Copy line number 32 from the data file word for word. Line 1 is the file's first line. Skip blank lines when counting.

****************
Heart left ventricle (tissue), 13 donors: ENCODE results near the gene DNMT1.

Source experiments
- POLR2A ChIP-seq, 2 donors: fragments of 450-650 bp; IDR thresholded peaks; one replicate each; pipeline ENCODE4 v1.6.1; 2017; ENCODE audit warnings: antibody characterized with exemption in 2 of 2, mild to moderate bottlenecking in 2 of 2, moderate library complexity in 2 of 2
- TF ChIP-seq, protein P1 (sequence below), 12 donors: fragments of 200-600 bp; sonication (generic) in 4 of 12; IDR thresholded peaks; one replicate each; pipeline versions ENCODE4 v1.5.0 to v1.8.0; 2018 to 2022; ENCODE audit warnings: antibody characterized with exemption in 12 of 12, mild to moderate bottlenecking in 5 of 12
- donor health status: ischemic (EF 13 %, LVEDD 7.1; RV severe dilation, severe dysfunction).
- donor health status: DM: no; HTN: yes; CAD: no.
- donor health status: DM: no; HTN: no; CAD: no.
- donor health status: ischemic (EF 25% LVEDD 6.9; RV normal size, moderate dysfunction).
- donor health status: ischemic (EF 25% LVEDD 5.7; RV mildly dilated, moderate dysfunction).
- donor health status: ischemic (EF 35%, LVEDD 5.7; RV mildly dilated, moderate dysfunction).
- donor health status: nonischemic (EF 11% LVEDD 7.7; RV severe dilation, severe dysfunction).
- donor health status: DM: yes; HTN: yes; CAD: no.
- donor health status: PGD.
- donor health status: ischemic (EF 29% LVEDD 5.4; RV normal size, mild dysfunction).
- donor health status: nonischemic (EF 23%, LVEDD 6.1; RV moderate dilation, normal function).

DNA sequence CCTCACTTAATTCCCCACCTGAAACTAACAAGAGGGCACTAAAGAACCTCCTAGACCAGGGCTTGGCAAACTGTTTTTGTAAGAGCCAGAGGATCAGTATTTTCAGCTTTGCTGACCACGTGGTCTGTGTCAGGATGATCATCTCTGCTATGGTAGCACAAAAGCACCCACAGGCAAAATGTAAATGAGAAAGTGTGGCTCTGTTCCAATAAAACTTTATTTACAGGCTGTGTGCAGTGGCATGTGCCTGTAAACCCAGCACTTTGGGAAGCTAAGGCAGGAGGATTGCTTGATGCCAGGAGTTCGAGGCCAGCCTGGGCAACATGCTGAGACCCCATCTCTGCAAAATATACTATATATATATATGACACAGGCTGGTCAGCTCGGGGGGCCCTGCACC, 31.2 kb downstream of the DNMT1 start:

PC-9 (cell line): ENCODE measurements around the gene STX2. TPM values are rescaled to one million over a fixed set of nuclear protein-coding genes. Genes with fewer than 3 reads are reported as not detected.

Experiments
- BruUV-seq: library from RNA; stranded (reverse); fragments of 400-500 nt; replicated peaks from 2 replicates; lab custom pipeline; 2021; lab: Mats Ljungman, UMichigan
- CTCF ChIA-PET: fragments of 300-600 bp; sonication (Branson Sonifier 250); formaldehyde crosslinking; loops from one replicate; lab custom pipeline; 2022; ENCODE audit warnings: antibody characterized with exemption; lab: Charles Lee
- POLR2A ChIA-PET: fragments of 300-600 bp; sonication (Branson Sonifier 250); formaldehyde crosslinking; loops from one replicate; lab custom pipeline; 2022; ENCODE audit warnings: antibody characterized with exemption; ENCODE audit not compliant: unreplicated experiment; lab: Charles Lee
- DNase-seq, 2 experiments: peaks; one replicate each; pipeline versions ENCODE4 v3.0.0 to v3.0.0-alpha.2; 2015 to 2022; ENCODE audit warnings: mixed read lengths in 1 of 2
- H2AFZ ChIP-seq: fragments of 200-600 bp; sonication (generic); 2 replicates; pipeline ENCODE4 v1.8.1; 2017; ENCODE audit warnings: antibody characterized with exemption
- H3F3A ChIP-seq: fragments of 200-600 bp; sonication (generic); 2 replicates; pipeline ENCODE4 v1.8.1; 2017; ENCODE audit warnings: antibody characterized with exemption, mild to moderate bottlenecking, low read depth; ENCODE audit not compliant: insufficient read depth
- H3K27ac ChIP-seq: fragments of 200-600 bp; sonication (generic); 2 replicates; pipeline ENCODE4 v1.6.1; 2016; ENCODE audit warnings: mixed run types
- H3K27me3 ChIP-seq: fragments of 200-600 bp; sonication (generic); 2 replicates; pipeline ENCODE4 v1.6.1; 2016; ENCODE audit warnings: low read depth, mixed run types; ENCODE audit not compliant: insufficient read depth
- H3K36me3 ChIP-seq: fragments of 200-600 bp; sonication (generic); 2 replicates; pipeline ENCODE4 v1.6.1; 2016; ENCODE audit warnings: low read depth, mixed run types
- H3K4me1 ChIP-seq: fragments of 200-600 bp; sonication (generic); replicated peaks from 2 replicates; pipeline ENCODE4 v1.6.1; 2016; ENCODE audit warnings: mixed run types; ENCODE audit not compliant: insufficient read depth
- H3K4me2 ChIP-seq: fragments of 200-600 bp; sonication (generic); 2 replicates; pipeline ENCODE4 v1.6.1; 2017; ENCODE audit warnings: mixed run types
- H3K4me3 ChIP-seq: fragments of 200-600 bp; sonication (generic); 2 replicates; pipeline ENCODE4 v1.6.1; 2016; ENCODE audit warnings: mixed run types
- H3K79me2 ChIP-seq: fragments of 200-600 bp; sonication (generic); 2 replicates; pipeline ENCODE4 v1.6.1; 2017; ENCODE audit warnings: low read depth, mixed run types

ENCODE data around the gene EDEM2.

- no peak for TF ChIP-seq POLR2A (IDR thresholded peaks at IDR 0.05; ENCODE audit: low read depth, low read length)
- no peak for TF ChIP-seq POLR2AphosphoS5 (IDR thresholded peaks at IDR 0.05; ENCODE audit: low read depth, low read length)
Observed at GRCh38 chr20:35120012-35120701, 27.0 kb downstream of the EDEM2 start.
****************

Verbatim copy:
ENCODE data around the gene EDEM2.